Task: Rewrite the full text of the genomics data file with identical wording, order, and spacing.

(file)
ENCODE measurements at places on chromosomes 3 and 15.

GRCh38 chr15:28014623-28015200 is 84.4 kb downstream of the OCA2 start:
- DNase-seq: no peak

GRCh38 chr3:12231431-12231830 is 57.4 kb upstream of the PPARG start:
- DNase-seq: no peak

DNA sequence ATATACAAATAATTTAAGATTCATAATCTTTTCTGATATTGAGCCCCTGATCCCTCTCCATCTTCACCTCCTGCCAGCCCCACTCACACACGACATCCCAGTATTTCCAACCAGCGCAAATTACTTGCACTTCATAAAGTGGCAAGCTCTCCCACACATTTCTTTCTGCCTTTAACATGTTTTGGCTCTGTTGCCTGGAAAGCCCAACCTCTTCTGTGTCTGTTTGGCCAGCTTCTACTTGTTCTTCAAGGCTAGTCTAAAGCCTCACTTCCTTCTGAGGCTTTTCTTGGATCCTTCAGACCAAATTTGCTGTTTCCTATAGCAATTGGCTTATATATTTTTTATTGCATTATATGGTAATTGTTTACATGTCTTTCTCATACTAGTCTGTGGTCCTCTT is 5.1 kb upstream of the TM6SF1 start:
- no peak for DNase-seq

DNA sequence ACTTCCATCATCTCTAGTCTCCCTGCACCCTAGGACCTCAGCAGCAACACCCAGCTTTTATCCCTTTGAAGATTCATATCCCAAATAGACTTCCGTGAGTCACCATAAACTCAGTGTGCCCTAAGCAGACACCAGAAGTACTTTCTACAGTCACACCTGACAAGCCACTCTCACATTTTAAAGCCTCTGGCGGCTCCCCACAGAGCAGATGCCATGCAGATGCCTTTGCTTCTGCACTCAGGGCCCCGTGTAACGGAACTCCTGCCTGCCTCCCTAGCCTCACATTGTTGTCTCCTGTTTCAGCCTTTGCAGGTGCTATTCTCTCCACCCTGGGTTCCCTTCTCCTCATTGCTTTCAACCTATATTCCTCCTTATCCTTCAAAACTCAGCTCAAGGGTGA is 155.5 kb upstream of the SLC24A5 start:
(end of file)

ENCODE measurements at places on chromosomes 3 and 15.

GRCh38 chr15:28014623-28015200 is 84.4 kb downstream of the OCA2 start:
- DNase-seq: no peak

GRCh38 chr3:12231431-12231830 is 57.4 kb upstream of the PPARG start:
- DNase-seq: no peak

DNA sequence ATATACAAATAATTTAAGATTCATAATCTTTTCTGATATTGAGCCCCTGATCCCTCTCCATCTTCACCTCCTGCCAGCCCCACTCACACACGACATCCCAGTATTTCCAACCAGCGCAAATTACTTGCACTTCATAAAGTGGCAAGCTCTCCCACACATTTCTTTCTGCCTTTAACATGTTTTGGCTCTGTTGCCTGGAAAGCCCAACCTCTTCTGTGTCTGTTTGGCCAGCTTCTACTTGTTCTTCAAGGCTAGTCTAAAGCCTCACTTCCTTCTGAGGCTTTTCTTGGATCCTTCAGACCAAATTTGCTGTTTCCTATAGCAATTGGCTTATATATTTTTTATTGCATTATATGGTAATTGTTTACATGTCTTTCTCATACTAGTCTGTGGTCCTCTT is 5.1 kb upstream of the TM6SF1 start:
- no peak for DNase-seq

DNA sequence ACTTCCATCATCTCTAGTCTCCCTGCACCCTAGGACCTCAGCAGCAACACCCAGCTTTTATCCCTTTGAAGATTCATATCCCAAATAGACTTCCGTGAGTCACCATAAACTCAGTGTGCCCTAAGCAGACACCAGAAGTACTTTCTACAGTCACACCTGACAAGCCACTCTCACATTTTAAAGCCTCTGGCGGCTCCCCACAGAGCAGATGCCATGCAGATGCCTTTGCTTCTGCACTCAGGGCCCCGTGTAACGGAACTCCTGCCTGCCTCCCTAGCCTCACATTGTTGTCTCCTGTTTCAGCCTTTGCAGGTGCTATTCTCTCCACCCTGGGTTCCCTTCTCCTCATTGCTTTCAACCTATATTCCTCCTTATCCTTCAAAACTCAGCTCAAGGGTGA is 155.5 kb upstream of the SLC24A5 start: